More and more people choose small electric vehicles for short day-to-day journeys. Here is how this kind of mobility is evolving.
Micromobility and last-mile travel are two of the most cutting-edge concepts as far as mobility in urban areas is concerned. Both relate to the kinds of (electric) vehicles used to cover short distances, on the order of a couple of kilometres , for example after covering most of the daily commute by car, by train or by bus, or by other types of public transport. These include hoverboards, electric scooters, Segways, and even vehicles halfway between an e-bike and a skateboard, for instance the Cityskater developed by Volkswagen. On some vehicles you can stand, while on others you can sit, but what they all have in common is their great ease of use: this makes them the perfect tools to tame the urban jungle.
The smallest of these devices often fold, too , so they can be easily carried on public transport or in the boot of a commuter’s car. In terms of charging their batteries, on the other hand, most of the time it is possible to detach them in order to plug them in at home or in the office.
Micromobility is, indeed, inextricably linked to commuting, that is toall those people who make the same journey day after day to get to their place of work. According to a study of the consultancy company McKinsey, 60% of car trips worldwide are less than 8 km – the kind of distance for which micromobility solutions are perfect.
It is estimated that in Italy there are around 50,000 vehicles of this type, but it is difficult to obtain precise data, as they do not require numberplates or other kinds of registration data. What is certain, on the other hand, is that the number of these vehicles will increase in the years to come, because interest in these kinds of vehicles is increasing, as well as their widespread use. Each week, 1.3 million people around the world move into cities, and by 2030 the number of megacities worldwide – urban areas with more than 10 million inhabitants- will be about 43, which is 12 more than there are today. In 2040 then, about 65% of the world will be concentrated in these big cities. All of these people have, or will have, mobility needs that will require intelligent solutions. The Volkswagen Group has already developed some solutions ready to hit the market.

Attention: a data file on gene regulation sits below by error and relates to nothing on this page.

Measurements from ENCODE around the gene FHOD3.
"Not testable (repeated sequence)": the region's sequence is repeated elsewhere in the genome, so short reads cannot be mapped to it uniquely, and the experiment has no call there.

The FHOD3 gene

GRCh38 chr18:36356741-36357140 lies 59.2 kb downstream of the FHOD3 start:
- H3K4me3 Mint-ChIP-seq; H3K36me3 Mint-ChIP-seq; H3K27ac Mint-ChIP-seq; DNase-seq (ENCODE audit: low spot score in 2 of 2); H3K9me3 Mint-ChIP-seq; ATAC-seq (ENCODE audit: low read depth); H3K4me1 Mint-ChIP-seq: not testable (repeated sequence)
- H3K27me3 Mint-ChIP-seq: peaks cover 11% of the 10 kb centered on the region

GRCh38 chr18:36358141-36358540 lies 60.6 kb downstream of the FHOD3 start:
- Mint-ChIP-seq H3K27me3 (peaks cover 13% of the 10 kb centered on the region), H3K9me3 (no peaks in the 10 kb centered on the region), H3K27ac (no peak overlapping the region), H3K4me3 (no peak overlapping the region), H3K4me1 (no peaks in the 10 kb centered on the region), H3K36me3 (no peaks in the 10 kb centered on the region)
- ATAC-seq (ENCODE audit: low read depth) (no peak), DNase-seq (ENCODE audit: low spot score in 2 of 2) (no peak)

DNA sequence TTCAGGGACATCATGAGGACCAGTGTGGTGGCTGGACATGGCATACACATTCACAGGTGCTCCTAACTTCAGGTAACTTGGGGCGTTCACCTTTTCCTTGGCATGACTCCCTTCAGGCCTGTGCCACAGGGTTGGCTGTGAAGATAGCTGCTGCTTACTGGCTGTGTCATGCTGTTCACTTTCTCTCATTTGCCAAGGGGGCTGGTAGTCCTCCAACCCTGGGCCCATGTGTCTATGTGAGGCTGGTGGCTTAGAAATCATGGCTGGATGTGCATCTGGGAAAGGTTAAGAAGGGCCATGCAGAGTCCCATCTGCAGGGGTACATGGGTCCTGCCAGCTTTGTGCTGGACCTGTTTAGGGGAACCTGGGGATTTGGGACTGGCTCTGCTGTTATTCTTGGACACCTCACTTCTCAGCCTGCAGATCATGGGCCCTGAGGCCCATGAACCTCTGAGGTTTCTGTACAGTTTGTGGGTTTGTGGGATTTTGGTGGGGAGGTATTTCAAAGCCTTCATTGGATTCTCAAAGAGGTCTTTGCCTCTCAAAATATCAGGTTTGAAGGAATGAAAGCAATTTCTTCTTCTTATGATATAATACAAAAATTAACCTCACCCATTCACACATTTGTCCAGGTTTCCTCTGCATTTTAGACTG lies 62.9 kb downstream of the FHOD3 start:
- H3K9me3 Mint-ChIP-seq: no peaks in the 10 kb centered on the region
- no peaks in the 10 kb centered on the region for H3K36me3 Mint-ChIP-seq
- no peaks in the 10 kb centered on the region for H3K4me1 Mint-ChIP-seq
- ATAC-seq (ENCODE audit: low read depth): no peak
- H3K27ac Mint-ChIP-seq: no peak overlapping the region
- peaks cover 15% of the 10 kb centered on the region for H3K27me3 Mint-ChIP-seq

SEAT, ŠKODA and Volkswagen
In addition to the Cityskater and the Streetmate – both developed by Volkswagen – a few months ago, SEAT unveiled its eXS KickScooter, an electric scooter with a range of 45 km. The Spanish brand has taken a further step forward with the Minimó, an extremely compact (2.5x1.24 m) two-seater electric concept car with interchangeable batteries (battery swap system), which is perfect both for private use and for car-sharing services.
ŠKODA, on the other hand, has focused its efforts on an original e-bike named KLEMENT, which reports a range of 62 km and a top speed of 45 km/h. Its 4 kW motor has the flair to make rides brisk without compromising on maximum safety. Tilting the pedal forwards and backwards slightly controls the acceleration and braking.
In terms of speed, and road regulations in general, the Italian Highway Code is rather restrictive on this type of vehicles, which do not fit into a single category and so is hard to pinpoint from a legislative point of view.
In late 2018, the Italian Chamber of Deputies approved an amendment for “Experimentation in cities of road circulation of primarily electric-powered personal mobility vehicles, such as Segway, hoverboards and scooters”. This measure provides for the raising of the maximum attainable speed from 6 to 25 km/h, the circulation of these vehicles on all city roads except major highways and free access to public transport, as long as the vehicles can reduce to the size of standard hand luggage.